On a lighter note, but somehow related, a joke was sent to me in an email this week, as follows:

    A woman went to the pharmacy and asked for cyanide from the pharmacist. He said, “Cyanide? What do you want with cyanide?”

    She replied, “I want to kill my husband, because he has been cheating on me.”

    The pharmacist said, “I can’t sell you cyanide. I would lose my license. You and I both would be thrown into jail. Absolutely not, I won’t sell you cyanide to kill you husband.”

    The woman opened her purse, retrieved a photograph of her husband with the pharmacist’s wife, and showed it to the pharmacist. The pharmacist looked at the picture and said, “Why didn’t you tell me you had a prescription?”

    • samuelehall says:

      Thanks, Jerry. That’s a good story.
      I agree, that sexual fantasizing doesn’t require pornography. We have quite a bit of guidance re our thought life. The big fisherman tells us, “… I have written both of them (letters) as reminders to stimulate you to wholesome thinking (II Peter 3:1). Jesus, in the Sermon on the Mount, said, “You have heard it said, ‘Do not commit adultery.’ But I tell you that anyone who looks at a woman lustfully has already committed adultery with her in his heart” (Matthew 5:27-28).
      Yes, the Gen 3:16 passage makes for good discussion. In my response to Matt, I quoted it as you did, “and he will rule over you.” Maybe the word “shall” came thru on your computer, but mine still says “will.” It’s in the context of husband and wife, which Adam and Eve were. I suppose some might interpret it to mean that all men should rule over all women but I don’t see it. Nor did I intend it to read that way.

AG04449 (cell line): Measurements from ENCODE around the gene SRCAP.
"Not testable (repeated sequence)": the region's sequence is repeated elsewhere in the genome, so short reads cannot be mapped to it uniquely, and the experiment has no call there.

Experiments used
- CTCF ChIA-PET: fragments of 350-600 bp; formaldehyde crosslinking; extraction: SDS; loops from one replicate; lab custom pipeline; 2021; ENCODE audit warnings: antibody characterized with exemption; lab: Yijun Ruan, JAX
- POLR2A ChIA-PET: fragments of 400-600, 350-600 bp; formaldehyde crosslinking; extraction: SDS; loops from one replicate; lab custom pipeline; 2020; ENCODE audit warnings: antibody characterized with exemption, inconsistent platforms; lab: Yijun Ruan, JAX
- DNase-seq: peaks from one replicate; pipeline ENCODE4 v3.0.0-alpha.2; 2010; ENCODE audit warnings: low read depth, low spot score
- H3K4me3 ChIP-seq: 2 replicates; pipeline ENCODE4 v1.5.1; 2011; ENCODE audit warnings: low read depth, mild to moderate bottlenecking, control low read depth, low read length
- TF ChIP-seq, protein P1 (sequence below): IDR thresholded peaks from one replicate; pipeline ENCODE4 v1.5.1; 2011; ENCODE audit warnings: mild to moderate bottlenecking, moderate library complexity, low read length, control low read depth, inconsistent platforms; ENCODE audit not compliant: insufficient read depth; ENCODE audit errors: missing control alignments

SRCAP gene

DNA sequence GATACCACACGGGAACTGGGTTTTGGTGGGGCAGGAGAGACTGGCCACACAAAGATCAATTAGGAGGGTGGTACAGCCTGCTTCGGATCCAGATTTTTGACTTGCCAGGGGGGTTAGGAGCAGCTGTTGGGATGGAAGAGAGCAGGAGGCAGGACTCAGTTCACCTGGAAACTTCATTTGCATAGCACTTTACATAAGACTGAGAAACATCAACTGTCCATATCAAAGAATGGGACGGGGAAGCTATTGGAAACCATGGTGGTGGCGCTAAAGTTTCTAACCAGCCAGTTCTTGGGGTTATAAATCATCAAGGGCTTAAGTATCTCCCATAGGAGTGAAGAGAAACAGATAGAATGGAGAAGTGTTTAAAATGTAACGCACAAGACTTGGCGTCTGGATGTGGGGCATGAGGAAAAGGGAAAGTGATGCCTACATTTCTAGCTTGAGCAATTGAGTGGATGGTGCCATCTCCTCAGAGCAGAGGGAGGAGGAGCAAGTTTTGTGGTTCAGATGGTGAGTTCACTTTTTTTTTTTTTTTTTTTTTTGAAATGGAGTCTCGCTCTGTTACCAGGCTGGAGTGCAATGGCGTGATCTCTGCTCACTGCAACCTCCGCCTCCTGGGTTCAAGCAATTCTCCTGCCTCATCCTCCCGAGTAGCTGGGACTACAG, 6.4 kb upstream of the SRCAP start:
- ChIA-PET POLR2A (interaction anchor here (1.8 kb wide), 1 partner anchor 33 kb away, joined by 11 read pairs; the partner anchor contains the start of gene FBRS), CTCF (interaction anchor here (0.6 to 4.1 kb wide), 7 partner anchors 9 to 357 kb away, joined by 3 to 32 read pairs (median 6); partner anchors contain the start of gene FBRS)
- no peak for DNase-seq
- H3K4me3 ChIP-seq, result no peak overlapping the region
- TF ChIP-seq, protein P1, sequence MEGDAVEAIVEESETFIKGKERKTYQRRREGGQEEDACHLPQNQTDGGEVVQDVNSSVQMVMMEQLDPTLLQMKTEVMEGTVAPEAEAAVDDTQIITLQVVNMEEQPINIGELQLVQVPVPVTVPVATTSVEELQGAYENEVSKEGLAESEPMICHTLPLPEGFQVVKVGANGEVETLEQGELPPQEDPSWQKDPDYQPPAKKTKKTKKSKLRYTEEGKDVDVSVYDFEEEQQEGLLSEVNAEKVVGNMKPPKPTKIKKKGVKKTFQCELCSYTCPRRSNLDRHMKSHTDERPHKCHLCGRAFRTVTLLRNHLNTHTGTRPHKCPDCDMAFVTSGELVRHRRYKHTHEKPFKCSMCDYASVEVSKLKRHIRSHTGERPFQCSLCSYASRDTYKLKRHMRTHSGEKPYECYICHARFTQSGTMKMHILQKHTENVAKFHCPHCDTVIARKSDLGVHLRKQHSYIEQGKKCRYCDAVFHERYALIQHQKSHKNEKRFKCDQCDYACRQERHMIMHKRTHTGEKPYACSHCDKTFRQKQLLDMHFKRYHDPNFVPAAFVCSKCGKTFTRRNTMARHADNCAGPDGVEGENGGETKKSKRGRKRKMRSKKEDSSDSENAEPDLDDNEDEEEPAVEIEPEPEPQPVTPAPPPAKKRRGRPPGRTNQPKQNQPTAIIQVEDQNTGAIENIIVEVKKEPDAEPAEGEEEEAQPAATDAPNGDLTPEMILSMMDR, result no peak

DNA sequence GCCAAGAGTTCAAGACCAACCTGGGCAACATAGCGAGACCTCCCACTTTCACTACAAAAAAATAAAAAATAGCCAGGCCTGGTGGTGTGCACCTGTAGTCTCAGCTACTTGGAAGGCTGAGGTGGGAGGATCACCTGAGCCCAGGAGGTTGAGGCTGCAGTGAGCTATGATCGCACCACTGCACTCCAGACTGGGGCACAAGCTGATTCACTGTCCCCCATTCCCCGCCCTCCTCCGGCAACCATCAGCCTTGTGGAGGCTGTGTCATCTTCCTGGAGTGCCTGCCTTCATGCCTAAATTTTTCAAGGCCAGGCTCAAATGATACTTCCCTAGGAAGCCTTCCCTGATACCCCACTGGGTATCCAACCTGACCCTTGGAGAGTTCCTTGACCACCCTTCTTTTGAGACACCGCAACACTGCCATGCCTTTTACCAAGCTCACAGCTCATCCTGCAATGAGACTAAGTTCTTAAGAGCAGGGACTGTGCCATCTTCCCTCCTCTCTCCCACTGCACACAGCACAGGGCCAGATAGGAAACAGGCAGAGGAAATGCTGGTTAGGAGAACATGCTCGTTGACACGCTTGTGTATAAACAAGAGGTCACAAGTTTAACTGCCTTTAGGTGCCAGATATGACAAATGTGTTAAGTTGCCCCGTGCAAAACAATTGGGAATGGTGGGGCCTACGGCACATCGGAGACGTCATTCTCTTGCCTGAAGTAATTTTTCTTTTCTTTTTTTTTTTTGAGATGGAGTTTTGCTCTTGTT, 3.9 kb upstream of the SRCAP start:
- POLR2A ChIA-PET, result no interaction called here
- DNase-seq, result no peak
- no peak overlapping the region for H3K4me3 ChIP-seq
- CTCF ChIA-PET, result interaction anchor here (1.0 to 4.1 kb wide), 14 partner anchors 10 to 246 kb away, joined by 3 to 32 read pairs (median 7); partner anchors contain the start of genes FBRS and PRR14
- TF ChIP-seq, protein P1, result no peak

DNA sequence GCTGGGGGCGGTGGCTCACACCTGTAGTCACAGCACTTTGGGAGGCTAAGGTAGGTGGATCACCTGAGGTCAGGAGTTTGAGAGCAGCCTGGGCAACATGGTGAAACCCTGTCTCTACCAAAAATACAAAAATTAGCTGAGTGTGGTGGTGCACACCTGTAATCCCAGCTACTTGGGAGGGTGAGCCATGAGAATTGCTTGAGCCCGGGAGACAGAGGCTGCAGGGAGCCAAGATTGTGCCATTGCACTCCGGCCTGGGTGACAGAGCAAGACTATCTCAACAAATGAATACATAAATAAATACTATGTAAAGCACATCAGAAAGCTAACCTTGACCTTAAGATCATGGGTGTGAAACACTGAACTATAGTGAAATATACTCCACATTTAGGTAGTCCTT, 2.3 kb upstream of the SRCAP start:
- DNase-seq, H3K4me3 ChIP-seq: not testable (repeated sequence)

Again, Paul writes that we (husband and wife) should submit to one another. However, he tells only the husband to love his wife. That’s not to say the wife is not expected to love her husband; rather, it’s that we men often have to be reminded, that we consider how to “love” our wives.

  3. Sam, right on. Good for you.

  4. Matthew Kofron says:

    Sam…..good bold statement against a growing plague. I totally agree with your words. I have heard a couple of sermons about the dangers of porn which you clearly stated. However there may be a more deeply unpopular subject. There are some good Christian women who for a multiplicity of reasons, do not see, honor or respect their husbands sexuality. This aloofness and coolness puts the husband at risk for temptation. Perhaps it is a marriage problem and not a male problem.

    • samuelehall says:

      Matthew, good comment. And it is a marriage problem but it is not that simple.
      Women’s issues go all the way back to Genesis 3:16b–after the Fall–when God told the woman that “Your desire will be for your husband, and he will rule over you.” As I understand it, this meant that the woman would desire her husband but would also desire to usurp her husband’s role of leadership. He must assert his position of leadership and all that goes with it. The man isn’t the leader if he doesn’t exercise this God-given leadership, described in Ephesians 3:22-33, leaving the wife to take over the marriage.